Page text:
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The Miracle Melson Maiden

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The Miracle Melson Maiden

A few years back Lapworth Cricket Club and it’s Melson Memorial Ground was host to the most catastrophically bad over ever to produce six dot balls. It was about halfway through the opposition innings. The ball had been chucked to Lapworth legend, Tim Fell. What followed was a maiden as miraculous as any you could ever hope to witness. It went something like this...

Fell pulled up his trousers like they were socks, trundled in for the first ball and delivered an absolute pie. The batsman’s eyes lit up as bright as the sun and got brighter as the ball slowly made it’s way to his blade, sitting up like an obedient schoolboy, waiting to be dispatched. Remarkably, no runs were scored off the delivery; the batsman had struck the ball with impressive might, but also astonishing accuracy at his own batting partner at the other end. The ball had thumped into the non-striker’s torso and was trickling back down the track towards the striker when it was retrieved by the bowler. Dot ball.

The second ball got the treatment too. The batsman had rocked onto the back foot and pulled a limp long-hop with impressive panache. A split-second later there was a yell from the square leg umpire. He had failed to use the nanosecond he had to remove his thigh from the path of the steaming cricket ball. The ball seemed to stick in the umpire for a moment before dropping to the floor like an apple from a tree. Cannily, Fell had placed a man on the single at square leg who proceeded to do the tidying.

This is where it began to get ridiculous. Delivery three was a knee high full toss. It was absolutely pulverized by the batsman, by now the very picture of frustration... The fielder this time was Fell himself, who presumably had bravely turned his back on the ball to warn anyone on the boundary of the impending missile. The bowl rocketed into his kidneys. Fell more than flinched. Again, no run. What was going on here?!

The fourth ball was hardly a jaffer. It was, however, a lot more testing of the batsman. After an unusually early meeting with the ground, the ball rolled along the turf towards the batsman, who valiantly attempted not only to dig it out but also to beat the dubiously placed in-field with a swish of the blade toe. He connected surprisingly well, but unfortunately for him the ball was stopped again - this time intentionally - by the bowler, who simply stepped on the ball before letting out a grin at the batsman.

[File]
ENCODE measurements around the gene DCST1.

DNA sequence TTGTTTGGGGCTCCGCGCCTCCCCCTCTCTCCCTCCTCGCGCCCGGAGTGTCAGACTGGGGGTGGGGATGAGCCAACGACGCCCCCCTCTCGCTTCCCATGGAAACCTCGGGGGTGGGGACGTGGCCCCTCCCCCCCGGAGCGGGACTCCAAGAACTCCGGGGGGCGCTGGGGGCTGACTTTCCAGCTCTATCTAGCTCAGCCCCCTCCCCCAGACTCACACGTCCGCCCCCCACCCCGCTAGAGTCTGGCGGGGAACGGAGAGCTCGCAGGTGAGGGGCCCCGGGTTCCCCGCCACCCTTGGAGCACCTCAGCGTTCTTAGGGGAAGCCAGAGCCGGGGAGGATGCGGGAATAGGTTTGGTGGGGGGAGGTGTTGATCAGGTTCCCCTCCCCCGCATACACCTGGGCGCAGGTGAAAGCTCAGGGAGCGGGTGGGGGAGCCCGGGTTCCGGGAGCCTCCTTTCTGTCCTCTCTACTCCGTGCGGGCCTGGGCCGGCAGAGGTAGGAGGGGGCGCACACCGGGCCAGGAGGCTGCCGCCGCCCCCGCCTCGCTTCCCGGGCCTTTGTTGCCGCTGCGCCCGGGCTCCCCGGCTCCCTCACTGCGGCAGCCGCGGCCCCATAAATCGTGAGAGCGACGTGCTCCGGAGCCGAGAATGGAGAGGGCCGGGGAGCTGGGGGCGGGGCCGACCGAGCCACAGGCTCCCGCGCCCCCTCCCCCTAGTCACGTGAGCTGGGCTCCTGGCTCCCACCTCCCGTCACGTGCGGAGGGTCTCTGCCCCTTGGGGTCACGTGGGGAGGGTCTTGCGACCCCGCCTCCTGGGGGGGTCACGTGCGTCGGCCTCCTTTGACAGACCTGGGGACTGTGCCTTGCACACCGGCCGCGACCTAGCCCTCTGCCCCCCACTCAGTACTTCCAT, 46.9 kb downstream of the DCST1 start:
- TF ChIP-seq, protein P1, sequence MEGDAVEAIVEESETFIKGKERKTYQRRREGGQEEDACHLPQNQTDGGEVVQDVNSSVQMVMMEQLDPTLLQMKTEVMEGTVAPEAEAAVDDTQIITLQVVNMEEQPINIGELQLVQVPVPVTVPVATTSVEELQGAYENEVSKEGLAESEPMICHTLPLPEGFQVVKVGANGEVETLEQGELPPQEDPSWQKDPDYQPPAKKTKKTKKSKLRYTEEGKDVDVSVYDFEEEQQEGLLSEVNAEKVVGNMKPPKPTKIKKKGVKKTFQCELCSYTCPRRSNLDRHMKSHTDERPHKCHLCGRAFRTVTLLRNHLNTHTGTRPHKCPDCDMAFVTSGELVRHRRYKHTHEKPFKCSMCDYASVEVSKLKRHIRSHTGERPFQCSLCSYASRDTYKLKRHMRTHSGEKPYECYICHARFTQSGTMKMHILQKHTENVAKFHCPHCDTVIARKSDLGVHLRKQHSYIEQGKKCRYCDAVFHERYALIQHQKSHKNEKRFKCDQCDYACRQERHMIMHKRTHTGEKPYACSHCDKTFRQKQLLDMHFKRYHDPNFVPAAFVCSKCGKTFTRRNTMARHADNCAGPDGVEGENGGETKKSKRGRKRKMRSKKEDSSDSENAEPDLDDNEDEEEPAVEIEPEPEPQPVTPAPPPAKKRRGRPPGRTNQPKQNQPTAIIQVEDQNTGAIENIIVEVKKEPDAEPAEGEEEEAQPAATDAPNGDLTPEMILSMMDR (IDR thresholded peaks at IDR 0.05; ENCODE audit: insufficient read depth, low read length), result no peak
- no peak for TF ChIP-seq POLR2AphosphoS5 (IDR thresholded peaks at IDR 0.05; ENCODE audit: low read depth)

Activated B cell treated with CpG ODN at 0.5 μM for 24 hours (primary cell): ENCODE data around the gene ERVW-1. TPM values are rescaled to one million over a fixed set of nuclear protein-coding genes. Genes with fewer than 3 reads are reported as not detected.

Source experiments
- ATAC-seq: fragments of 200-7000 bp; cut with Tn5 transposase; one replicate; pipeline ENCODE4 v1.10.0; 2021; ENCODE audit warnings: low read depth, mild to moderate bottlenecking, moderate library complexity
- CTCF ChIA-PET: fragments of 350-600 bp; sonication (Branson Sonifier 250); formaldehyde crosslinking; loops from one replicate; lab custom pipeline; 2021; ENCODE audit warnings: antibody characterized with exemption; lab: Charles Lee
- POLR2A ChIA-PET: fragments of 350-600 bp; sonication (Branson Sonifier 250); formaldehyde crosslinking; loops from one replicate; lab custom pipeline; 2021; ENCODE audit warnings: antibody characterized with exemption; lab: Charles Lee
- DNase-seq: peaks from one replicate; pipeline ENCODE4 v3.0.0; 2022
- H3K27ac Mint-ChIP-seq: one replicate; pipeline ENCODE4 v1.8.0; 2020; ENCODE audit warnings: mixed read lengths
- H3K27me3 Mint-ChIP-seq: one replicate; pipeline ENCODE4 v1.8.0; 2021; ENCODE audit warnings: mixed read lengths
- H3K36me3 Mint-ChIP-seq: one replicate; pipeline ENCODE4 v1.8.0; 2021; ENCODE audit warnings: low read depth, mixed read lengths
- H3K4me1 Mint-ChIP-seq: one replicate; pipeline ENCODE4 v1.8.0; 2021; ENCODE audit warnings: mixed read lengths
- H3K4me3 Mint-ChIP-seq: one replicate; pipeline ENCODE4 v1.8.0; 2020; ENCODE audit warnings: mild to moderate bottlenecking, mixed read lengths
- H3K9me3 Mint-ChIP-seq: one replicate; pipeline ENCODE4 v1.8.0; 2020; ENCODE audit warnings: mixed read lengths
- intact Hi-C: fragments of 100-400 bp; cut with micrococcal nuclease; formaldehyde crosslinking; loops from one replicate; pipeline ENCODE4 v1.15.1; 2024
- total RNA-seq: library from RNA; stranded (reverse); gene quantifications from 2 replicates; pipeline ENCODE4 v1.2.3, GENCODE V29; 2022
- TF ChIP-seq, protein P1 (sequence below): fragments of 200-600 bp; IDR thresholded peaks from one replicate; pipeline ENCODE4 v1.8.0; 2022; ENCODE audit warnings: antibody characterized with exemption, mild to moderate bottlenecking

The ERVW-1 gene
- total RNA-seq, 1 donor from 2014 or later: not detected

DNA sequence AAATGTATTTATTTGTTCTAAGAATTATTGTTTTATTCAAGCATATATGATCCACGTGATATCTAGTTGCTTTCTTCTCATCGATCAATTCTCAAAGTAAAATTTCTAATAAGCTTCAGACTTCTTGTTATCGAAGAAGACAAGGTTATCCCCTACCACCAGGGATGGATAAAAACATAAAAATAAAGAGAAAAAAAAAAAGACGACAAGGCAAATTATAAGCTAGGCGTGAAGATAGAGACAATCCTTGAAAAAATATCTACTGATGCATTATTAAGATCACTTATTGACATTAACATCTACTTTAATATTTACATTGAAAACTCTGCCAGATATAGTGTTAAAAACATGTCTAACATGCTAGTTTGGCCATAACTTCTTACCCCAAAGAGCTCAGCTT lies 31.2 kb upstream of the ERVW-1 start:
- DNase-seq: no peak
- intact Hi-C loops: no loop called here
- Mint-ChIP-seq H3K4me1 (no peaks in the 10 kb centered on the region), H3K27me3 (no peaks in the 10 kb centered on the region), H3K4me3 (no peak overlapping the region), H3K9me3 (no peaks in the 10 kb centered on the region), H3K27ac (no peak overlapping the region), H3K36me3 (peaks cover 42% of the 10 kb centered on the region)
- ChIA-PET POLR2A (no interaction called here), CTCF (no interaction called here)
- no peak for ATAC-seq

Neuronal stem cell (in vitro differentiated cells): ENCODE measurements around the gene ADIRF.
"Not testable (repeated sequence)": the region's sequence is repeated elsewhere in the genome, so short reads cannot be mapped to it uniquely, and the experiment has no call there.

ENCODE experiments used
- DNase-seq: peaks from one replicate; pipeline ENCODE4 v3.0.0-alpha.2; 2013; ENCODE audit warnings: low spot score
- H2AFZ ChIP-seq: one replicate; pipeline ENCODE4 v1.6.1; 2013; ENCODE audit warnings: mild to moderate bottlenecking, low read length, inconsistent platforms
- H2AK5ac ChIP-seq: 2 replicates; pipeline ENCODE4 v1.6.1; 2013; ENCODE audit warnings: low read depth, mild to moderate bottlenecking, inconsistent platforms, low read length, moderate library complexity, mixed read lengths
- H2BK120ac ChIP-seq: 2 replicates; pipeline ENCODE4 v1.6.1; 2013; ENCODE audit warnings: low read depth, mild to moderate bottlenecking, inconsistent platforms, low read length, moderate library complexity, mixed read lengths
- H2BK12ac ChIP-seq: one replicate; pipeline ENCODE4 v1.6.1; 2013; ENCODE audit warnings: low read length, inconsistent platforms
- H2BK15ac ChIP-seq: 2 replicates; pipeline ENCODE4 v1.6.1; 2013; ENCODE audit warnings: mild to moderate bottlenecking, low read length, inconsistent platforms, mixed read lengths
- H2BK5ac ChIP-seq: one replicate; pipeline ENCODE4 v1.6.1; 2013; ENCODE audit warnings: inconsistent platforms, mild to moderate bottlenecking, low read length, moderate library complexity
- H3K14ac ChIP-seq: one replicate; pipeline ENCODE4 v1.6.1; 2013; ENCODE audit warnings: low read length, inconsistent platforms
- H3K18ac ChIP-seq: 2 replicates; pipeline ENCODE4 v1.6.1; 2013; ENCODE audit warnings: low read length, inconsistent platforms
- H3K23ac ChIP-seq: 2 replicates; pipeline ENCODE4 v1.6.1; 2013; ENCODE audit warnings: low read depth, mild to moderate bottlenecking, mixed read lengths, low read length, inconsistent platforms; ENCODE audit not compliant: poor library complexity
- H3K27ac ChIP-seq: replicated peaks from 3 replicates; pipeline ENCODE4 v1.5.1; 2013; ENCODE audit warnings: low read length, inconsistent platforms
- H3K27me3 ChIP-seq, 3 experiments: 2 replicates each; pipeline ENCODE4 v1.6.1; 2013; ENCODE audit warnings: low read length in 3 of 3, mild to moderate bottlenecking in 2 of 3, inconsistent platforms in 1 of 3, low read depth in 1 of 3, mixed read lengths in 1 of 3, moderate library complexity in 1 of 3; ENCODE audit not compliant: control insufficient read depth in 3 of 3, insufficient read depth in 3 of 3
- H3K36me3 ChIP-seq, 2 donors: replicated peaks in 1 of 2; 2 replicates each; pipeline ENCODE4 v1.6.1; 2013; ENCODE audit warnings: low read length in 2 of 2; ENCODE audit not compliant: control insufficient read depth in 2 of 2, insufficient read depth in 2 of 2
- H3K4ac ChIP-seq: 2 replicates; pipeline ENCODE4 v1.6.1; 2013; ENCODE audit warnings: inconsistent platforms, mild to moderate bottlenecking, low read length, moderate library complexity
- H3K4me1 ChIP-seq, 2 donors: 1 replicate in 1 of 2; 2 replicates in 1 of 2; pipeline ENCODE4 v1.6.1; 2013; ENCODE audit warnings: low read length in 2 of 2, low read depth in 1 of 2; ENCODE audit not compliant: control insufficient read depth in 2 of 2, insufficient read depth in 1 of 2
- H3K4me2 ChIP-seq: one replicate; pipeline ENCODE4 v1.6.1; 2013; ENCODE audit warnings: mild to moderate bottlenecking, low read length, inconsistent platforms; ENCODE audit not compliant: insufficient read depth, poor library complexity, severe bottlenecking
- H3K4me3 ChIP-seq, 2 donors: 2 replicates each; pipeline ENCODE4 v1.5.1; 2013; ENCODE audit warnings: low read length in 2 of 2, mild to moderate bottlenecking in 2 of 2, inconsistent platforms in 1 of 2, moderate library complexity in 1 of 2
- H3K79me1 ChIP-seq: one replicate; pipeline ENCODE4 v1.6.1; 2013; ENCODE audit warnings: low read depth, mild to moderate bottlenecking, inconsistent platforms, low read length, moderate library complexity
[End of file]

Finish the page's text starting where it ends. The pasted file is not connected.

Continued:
By this point the game was soundtracked by sporadic giggling, as the players’ usual solid concentration was broken by the farce they were witnessing.

Ball five was a short, wide one and timed to perfection by the batsman with an exquisite cut shot.

‘’Finally, reward’’, his team mates must have been thinking.

‘’Finally, punishment’’, mid-on shouted, but he was wrong. Point had pulled off the most majestic piece of fielding. Springing off his feet and out to his left, he stretched out a hand, into which the ball fizzed and somehow stuck. This sparked rapturous applause from fellow fielders, an unreasonably casual thumb up from Fell and a short, violent exclamation from the batsman. One ball to go.

‘’Join ‘em up Timmy!’’, called the wicketkeeper, causing the field and sprinkling of spectators around the ground to erupt into fits of laughter. Eventually the fielders pulled themselves together. This last delivery now seemed as significant as a hat-trick ball. Could this really end a maiden?! Tim pulled up his large trousers and traipsed in for the final time in this mad over.

I have never before or since seen a batsman launch himself into a delivery with such ferocity. Again the ball was hit straight; straight and past the bowler seemingly before he’d even finished his delivery stride. Surely, finally, runs?

The ball crashed into the umpire (the other umpire) with such velocity it seemed reasonable that he might explode. Yet another fluke obstruction! Perhaps sent mad by the idea that this over could possibly yield no runs for him, the striker initially called his partner through for what was a crazy single, but they soon abandoned the mission, allowing the striker to get back just in time to turn around and see Fell adopt the classic run-out threatening pose.

‘’Over bowled!’’ The umpire was laughing through the pain.

With the fielders, umpires and non-striking batsman crying tears of laughter and, in some cases, rolling around on the floor, the bowler, Mr Tim Fell nonchalantly chucked the ball away to no-one in particular, tugged his trousers up one last time and set off towards fine leg, looking back over his shoulder at his bewildered colleagues.

‘’That’s how you bowl a maiden’’, he boasted.


Written by Sean Troth, Feb '13.